An employee, on sick leave, wrote to her employer on October 14, 2011, stating that her health problems were work-related. On December 12, 2011, she wrote a second time to complain about acts of moral harassment committed by her supervisor. However, the employee was dismissed for professional incompetence on January 31, 2012.
Believing that her dismissal was the result of her harassment complaints and therefore null and void, the employee brought an action before the French labor court. She requested recognition of the nullity of her dismissal and the award of damages on account of (i) the damage suffered as a result of moral harassment and (ii) non-compliance with the obligation to prevent acts of harassment. .
The court’s decision
The French labor court noted that the employee had not established facts allowing the presumption of moral harassment and therefore rejected her allegations of harassment. The judges also ruled that in the absence of allegations of bullying, the employer could not be blamed for not having conducted an investigation.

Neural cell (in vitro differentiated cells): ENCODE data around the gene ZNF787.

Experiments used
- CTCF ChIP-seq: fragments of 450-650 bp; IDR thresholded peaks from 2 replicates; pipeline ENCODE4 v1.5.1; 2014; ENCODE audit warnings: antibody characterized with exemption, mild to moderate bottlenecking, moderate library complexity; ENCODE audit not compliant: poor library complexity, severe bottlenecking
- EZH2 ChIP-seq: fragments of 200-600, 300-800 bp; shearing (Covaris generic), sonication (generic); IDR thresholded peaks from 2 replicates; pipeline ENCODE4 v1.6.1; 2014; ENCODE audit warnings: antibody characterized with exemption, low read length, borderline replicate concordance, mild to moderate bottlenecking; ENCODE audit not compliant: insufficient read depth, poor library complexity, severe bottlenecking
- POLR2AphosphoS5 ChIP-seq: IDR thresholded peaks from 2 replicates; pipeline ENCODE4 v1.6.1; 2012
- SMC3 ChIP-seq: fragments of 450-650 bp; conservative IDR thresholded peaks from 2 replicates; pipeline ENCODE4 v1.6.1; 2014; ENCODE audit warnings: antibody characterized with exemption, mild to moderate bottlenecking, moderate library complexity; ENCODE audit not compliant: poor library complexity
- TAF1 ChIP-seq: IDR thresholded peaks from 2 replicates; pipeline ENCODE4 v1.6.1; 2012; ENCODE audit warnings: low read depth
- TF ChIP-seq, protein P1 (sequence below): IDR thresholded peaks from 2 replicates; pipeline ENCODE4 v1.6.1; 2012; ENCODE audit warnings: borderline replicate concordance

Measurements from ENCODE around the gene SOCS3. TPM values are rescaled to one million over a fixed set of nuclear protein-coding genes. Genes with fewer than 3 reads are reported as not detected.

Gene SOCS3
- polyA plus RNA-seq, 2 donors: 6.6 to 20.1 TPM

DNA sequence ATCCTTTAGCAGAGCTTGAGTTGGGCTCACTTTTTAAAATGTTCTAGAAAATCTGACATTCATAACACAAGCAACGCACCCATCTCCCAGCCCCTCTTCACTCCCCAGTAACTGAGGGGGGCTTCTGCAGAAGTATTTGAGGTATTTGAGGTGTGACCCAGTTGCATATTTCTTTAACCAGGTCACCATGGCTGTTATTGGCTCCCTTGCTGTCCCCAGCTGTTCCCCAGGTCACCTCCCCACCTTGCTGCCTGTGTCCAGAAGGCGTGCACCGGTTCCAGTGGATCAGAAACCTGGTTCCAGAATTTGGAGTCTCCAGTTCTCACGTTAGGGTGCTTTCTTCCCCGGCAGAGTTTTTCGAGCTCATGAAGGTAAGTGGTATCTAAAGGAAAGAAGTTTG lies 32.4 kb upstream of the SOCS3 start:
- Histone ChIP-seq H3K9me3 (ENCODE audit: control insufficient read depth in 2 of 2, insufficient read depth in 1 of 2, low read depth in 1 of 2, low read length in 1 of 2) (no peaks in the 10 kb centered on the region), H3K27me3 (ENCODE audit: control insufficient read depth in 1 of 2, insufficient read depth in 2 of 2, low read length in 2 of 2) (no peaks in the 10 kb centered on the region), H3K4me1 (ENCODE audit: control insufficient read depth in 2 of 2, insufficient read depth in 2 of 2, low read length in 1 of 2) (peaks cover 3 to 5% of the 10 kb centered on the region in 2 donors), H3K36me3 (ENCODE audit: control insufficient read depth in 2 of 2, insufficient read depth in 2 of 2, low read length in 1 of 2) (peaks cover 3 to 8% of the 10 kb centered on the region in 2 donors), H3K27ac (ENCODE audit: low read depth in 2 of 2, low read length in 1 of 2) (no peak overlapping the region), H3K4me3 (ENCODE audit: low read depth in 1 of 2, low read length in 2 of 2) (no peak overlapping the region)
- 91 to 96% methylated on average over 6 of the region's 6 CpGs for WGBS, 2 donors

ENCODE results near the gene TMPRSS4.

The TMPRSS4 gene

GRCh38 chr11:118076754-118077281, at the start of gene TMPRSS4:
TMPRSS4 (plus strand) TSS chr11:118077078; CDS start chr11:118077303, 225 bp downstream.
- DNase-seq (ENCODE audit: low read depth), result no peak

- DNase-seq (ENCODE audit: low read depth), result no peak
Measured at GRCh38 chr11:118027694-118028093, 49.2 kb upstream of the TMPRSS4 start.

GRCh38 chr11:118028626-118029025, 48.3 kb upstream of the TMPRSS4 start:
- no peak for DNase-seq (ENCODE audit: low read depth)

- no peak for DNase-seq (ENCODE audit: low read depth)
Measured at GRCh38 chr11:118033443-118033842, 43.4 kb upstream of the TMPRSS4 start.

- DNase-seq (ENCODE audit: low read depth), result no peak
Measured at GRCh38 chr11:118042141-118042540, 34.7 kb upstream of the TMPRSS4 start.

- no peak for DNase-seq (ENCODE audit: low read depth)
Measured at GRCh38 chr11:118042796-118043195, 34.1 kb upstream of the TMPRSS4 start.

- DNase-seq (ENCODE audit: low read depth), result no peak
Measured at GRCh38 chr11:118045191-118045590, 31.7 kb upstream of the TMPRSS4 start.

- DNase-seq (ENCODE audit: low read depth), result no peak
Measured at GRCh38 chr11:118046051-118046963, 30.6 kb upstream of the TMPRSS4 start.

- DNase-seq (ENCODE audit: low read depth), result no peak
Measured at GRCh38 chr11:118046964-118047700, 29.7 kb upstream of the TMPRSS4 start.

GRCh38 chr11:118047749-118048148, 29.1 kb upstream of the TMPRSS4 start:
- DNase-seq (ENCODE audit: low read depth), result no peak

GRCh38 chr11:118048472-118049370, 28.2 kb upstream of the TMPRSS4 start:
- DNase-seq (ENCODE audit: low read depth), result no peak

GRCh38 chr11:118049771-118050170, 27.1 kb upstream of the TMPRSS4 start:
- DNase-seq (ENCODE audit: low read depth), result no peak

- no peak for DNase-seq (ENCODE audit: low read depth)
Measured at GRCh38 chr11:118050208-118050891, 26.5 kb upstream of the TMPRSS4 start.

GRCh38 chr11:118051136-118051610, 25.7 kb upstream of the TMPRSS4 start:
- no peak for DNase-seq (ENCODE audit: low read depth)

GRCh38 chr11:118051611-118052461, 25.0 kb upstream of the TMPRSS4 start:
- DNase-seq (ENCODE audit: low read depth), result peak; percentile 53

The French Supreme Court overturned this ruling, declaring that the obligation to prevent occupational hazards, such as harassment, and the prohibition of acts of harassment are two separate obligations.
The employer has a duty of safety, which obliges him to take the necessary measures upstream to avoid, as in this case, harassment. In the event of harassment, it is the employer’s responsibility to stop it without delay.
Key points to remember
Therefore, employers should note that in the event of a harassment complaint by an employee reporting acts of harassment, employers should initiate an investigation immediately, even if the complaint may be considered unfounded. This investigation allows employers to document the employer’s reaction, verify allegations and justify any decision to take action.